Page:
Klimek said that the model for refugee resettlement in the United States emphasizes jobs and self-reliance and newcomers can get assistance for up to five years. That’s different from the European method, which offers health and language help for a year, she said.
“After that, there is nothing that would provide them with any opportunity for getting jobs or for starting a business. They are on their own.
“This is why Europe and many countries are so reluctant to accept refugees – because it becomes a burden.”
ASU’s Office of Global Social Work is hoping to live up to its name. The team has submitted a proposal to partner with other universities to train refugee advocates in Europe as they deal with the influx of immigrants.
“We can be part of the conversation because of our work at the local level, and we want to do that on an international level as well,” Klimek said.
In Arizona, the ASU office recently helped refugee groups consolidate their power by forming a brand-new umbrella consortium called New American Community that will work with aid agencies.
“It’s obvious that they are more powerful in terms of what they can do if they work together,” Klimek said.
Androff said that while refugees are encouraged to find work as soon as they arrive in America, they often end up in minimum-wage jobs because of language and cultural barriers. The new businesses can take advantage of skills they already have, such as tailoring.
“That’s not a way to build a future in society,” he said.
“Their human capital is being wasted. They have skills, but they just can’t translate them when they get here.”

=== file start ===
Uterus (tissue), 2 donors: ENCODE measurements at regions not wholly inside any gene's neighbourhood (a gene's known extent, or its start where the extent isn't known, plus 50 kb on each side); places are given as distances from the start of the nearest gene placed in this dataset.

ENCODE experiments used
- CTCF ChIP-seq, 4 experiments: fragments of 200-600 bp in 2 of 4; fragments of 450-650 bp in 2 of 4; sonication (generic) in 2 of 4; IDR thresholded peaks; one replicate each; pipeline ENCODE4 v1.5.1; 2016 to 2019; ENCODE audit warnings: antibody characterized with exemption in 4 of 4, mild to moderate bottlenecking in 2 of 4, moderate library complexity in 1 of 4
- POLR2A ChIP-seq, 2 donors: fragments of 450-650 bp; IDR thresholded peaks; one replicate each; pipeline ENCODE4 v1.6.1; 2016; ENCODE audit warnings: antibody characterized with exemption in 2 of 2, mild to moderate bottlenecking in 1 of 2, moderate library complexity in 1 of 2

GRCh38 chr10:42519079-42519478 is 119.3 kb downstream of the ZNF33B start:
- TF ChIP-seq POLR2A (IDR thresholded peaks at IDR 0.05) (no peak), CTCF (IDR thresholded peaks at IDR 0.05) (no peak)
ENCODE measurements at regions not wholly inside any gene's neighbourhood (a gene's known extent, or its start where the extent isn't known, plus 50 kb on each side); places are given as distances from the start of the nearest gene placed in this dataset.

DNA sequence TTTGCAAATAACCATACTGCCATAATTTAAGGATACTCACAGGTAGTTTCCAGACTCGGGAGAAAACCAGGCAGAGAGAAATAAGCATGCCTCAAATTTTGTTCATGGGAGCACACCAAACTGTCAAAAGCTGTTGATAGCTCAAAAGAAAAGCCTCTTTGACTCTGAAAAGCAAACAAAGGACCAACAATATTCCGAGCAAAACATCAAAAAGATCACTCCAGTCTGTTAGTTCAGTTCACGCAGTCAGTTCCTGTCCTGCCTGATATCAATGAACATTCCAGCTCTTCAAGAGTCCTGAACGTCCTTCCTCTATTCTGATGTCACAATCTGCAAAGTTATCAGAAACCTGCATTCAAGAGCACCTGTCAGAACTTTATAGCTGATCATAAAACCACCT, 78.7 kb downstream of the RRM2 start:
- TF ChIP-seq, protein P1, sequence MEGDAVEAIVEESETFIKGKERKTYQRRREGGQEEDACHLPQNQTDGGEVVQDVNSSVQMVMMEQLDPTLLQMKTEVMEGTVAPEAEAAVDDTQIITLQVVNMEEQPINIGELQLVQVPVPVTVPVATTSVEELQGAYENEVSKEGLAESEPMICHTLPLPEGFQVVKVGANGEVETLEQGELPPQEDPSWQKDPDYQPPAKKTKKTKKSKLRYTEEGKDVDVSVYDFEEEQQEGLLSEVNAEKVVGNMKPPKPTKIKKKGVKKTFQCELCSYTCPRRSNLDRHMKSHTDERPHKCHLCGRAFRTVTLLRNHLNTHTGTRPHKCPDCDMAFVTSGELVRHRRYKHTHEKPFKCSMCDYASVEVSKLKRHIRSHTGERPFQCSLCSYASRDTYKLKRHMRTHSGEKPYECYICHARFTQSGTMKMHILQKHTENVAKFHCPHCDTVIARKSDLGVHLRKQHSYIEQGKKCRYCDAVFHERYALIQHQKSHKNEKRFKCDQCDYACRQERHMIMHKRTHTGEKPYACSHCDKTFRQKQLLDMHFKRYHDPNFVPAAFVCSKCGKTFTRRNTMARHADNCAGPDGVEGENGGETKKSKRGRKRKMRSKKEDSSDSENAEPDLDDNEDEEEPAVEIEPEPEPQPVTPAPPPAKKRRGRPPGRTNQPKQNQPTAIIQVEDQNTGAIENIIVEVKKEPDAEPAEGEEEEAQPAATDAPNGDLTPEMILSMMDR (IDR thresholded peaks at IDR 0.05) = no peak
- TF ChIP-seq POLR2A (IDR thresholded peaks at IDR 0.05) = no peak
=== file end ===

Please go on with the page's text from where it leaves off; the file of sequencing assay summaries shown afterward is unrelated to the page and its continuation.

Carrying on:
American dreams inspired by homelands
At the pitch meeting, the aspiring entrepreneurs stood before a room full of potential investors. A few were tentative, but all of them were enthusiastic about their projects.
“I’m a little nervous,” said Amit Mahat as she flipped through her index cards before pitching an event-planning business on behalf of Horizons for Refugee Families in Tucson.
“The ‘African Sunset’ package would provide food, music, décor and servers,” she said, noting that the business would be called Suva, which means “good” or “happy” in Nepalese.
The groups had a practice pitch session in May, and the ASU team spent the summer helping them refine their projects. They especially needed to work on the business details, Androff said.
“They’re really high on passion and community value. There’s a lot of interesting cultural stuff. But the actual technical details of ‘how are you going to make a profit at that’ are less clear.”
Madeline Bosma twirled around in pink high heels as she described “Sewing A Better Future,” the tailoring shop and women’s clothing retailer proposed by the Bhutanese Mutual Assistance Association of Tucson.
“Our designers will use Bhutan as their inspiration,” she said, showing off her brilliant blue jacket. A metallic polka-dotted scarf was draped on one shoulder.
Bosma said the association considered the number of tailoring shops that already exist in Tucson and how much profit they earn when calculating the rate at which it could repay an investment of $242,705.
All of the clothing will be labeled as being made by refugees in America, she said.
“People will know it’s American made and not something they bought in China.”